The ethics of “Game of Thrones” was the theme of Associate Professor of Education Cris Wildermuth’s spring 2020 course in the Master of Science in Leadership Development program. In the course, students run simulations, participate in group activities and hold discussions around ethical dilemmas encountered by leaders in “Game of Thrones” and in real life.
Wildermuth said transitioning the interactive course format from in-person to online was a challenge, but she has been able to retain the character of her lessons by making use of technology.
“Imagination and adaptability are essential competencies,” said Wildermuth. “Teaching in the time of the COVID-19 is forcing educators to hone those essential skills.”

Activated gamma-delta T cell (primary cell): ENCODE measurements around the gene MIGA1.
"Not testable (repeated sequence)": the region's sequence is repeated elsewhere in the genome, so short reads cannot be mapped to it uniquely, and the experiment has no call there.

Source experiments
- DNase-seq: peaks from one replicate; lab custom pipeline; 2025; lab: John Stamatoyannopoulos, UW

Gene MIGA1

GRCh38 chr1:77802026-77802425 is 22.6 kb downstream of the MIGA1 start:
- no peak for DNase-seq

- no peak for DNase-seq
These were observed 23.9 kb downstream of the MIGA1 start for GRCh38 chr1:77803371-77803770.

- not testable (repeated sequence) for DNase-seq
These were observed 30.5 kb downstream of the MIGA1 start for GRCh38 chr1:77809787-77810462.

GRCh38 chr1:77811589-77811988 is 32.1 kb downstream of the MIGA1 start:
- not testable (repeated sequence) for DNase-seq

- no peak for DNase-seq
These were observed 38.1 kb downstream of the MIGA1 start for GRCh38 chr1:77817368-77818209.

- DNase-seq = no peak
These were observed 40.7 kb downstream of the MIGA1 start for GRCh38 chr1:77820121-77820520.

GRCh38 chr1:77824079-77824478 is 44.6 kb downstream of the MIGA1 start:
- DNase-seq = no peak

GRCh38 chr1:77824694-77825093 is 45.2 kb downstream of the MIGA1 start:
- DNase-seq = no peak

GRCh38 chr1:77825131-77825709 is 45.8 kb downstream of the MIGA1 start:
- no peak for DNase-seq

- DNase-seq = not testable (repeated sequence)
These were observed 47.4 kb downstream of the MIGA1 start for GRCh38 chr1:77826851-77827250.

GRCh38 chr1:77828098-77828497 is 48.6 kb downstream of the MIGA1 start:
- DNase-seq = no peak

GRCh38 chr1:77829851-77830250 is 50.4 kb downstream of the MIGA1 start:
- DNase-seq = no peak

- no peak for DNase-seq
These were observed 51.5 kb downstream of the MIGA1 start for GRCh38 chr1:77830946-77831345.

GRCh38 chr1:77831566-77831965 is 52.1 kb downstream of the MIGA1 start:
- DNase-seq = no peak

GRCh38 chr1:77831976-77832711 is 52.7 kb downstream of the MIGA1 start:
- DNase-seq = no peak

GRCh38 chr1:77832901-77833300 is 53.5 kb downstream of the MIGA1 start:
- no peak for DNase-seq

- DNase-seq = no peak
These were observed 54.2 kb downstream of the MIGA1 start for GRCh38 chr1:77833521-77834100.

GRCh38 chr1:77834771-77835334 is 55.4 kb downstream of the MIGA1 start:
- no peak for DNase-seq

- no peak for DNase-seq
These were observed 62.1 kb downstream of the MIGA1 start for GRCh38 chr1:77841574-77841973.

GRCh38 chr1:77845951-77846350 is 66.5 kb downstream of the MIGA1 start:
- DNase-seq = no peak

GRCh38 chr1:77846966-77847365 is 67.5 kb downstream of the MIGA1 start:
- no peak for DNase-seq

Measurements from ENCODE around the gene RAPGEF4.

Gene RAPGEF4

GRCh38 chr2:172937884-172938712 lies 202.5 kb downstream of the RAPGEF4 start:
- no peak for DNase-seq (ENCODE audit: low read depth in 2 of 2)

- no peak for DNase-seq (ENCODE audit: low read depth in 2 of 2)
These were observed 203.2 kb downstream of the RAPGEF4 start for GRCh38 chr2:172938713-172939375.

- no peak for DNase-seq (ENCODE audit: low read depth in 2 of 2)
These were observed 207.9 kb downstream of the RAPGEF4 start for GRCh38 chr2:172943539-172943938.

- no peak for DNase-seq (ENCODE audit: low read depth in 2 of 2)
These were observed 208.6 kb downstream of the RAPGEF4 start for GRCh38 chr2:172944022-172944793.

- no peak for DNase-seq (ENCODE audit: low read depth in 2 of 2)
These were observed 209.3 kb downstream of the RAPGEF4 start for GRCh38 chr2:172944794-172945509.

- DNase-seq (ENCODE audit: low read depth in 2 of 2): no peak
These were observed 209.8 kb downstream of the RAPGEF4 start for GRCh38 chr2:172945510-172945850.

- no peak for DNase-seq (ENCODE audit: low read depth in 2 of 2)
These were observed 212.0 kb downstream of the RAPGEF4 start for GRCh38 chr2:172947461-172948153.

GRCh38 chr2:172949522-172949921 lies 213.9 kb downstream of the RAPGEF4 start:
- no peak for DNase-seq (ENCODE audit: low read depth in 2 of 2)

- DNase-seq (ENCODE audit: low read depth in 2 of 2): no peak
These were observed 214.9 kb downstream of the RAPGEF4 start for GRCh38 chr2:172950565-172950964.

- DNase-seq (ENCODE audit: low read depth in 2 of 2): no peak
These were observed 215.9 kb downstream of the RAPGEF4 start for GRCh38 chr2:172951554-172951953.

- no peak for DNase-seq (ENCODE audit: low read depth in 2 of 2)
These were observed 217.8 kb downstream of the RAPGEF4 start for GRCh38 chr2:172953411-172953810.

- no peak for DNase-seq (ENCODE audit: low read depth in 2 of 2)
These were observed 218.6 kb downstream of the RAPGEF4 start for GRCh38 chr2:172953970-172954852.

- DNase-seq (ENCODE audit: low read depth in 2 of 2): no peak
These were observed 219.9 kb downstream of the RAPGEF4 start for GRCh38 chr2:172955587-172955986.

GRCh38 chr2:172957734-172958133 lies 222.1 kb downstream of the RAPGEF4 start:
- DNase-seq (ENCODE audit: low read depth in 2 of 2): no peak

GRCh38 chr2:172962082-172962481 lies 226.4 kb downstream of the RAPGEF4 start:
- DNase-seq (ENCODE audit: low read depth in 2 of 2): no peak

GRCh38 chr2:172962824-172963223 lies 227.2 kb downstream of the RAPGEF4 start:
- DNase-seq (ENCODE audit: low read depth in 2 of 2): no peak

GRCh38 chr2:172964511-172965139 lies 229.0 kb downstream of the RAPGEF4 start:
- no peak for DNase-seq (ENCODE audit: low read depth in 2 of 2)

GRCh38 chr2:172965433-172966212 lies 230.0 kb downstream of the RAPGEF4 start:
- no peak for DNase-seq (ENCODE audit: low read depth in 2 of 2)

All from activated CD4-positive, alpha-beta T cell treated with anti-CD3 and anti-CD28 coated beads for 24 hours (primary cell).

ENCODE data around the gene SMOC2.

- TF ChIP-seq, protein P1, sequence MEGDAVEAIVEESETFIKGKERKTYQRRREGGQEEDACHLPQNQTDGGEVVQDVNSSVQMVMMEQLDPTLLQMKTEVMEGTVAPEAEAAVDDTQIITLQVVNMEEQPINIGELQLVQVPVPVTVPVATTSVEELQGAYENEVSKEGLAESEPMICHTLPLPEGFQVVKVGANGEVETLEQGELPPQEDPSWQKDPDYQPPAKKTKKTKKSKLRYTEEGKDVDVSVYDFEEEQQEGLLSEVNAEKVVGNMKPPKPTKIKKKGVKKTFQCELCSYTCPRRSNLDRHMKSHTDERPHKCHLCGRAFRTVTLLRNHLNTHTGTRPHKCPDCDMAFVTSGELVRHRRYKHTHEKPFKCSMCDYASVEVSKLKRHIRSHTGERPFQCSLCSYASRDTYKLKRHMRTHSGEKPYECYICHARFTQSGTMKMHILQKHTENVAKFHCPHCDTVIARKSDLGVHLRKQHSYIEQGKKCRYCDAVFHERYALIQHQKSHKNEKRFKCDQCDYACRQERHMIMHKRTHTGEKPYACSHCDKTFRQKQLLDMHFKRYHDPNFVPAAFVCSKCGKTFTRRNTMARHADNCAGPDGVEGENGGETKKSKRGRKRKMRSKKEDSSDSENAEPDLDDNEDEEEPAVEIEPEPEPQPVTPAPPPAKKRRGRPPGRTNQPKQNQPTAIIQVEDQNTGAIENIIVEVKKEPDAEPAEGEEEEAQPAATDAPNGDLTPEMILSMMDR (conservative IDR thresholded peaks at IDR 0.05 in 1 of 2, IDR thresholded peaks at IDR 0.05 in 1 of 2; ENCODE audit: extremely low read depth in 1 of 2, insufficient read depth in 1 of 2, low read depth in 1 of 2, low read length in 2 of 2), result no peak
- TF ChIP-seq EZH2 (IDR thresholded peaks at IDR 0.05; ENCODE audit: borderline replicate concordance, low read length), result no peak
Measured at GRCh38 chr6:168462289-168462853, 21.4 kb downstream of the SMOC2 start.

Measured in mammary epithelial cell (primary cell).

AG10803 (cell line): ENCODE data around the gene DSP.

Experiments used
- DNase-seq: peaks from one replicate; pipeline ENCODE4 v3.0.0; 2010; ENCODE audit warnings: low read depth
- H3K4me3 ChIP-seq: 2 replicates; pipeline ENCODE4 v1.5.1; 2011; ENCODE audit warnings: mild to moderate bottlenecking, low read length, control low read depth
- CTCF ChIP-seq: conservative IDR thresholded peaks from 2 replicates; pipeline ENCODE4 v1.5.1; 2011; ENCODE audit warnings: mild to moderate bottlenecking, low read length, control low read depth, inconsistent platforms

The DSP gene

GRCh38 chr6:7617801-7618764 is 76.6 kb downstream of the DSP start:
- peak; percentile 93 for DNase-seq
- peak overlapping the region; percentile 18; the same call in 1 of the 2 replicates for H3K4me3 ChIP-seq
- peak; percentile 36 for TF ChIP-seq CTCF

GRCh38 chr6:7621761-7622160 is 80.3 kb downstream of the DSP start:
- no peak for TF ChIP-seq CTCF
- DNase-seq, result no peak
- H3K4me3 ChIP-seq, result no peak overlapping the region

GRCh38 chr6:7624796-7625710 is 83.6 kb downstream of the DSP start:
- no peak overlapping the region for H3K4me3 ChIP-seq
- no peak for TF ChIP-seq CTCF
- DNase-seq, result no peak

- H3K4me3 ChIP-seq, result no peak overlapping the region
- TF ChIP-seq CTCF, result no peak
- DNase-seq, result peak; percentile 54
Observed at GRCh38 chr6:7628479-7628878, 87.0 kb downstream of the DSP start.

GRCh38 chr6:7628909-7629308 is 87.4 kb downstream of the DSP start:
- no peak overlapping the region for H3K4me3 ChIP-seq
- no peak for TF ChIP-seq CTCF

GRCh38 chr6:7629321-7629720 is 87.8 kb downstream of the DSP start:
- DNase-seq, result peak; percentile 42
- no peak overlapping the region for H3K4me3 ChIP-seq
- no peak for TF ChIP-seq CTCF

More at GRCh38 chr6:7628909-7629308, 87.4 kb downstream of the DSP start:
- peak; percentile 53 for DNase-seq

Associate Professor of Education Cris Wildermuth makes a final speech to students in her spring 2020 course in the Master of Science in Leadership Development program dressed up as Daenerys of Game of Thrones.
Rather than use “bland” PowerPoints or Word documents, Wildermuth said she continued to hold real-time, lively classes with videoconferencing software and online tools that facilitated collaboration. Her students even helped contribute to classes by sending her group online games they could use to reinforce lessons. In her last class of the semester, Wildermuth delivered a speech in High Valyrian—a fictional language from “Game of Thrones”—while wearing a blonde wig resembling the hair of one of the show’s main characters, Daenerys Targaryen.
“The students we’re teaching now did not choose to learn online,” Wildermuth said. “They are learning online because the world changed on them. I feel it’s educators’ responsibility to help students have a learning experience that is as close as possible to the one they signed up for.”